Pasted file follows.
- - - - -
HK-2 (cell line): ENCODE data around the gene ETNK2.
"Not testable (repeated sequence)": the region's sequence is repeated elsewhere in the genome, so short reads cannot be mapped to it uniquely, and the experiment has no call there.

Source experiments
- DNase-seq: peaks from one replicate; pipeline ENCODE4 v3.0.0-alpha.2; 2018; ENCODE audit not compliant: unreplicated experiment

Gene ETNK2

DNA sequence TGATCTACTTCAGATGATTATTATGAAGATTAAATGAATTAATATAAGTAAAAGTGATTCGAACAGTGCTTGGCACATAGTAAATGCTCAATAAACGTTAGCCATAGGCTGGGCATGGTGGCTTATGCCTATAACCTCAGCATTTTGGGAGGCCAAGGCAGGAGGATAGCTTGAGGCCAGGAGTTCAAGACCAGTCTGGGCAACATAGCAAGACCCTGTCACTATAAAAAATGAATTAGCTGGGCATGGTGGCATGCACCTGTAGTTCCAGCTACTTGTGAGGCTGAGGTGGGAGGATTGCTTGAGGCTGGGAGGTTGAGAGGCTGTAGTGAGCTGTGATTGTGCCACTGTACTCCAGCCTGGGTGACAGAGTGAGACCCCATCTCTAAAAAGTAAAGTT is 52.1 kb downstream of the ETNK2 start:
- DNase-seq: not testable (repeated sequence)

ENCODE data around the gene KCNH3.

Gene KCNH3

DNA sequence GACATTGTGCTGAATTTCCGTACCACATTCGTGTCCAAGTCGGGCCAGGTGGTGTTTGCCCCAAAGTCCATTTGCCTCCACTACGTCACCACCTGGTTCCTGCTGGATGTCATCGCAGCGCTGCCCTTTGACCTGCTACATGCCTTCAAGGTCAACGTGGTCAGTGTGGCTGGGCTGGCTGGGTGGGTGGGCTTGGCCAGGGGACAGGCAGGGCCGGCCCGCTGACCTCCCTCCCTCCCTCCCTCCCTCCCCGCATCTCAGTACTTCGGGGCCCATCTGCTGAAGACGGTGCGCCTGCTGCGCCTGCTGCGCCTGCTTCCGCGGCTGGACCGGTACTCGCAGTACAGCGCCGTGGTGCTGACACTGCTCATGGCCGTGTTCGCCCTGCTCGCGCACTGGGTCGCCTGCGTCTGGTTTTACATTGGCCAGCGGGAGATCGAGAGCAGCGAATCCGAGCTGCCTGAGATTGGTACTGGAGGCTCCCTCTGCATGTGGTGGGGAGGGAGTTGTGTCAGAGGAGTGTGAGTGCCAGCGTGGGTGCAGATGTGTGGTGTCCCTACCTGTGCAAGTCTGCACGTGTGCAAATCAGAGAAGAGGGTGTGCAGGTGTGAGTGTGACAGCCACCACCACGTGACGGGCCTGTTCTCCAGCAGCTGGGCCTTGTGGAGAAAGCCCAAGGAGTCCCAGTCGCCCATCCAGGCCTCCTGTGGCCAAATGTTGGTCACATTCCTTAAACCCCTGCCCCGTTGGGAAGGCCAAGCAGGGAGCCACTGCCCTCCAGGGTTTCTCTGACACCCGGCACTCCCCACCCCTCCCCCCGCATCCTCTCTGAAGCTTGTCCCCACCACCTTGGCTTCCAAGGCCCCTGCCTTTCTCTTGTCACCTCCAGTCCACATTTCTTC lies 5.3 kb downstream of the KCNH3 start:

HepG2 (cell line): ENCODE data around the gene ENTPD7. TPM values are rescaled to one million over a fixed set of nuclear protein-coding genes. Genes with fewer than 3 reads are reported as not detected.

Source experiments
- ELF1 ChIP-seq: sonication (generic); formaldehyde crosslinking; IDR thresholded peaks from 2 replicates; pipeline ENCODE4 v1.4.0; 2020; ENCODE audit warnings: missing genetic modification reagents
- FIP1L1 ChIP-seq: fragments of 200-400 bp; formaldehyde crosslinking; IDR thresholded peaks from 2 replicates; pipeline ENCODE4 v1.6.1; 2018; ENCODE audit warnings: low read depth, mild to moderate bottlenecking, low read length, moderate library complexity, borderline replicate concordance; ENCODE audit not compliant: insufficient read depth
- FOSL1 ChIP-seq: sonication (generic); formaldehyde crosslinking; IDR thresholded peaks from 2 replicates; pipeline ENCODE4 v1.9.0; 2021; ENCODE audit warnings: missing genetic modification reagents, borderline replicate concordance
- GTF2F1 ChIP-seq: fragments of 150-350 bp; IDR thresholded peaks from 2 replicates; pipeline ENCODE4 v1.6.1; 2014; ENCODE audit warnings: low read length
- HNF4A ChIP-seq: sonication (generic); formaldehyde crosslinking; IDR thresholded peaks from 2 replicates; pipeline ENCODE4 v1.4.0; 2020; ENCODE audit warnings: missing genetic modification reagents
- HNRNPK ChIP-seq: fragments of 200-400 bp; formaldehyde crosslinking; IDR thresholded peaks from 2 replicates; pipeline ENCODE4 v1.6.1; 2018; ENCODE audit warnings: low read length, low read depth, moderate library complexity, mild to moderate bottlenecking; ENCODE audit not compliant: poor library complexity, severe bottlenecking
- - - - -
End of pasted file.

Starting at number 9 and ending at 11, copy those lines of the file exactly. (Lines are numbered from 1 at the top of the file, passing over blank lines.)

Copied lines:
Gene KCNH3

DNA sequence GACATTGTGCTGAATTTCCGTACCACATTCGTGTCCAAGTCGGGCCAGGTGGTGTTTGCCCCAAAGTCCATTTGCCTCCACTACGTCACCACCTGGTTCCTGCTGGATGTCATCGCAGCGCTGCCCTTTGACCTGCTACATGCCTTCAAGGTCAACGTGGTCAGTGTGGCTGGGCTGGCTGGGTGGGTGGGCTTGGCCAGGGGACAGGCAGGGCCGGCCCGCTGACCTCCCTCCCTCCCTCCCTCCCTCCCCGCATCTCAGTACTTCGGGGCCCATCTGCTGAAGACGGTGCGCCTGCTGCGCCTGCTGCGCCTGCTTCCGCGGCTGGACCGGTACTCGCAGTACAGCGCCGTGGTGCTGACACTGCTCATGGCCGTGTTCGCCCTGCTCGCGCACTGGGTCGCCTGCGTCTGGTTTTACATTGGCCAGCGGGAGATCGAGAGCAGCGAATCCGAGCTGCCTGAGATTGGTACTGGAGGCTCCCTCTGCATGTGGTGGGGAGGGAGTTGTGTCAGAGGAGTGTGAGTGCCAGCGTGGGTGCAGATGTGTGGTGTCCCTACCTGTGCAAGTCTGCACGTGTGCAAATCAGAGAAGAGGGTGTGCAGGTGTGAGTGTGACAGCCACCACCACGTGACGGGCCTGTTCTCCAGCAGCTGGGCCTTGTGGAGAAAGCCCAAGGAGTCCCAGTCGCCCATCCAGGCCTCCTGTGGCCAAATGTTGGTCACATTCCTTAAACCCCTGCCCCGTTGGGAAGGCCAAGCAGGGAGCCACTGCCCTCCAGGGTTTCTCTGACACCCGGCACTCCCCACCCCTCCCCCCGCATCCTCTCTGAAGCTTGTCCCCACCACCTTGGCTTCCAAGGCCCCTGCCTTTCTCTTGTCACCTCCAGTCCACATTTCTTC lies 5.3 kb downstream of the KCNH3 start:

HepG2 (cell line): ENCODE data around the gene ENTPD7. TPM values are rescaled to one million over a fixed set of nuclear protein-coding genes. Genes with fewer than 3 reads are reported as not detected.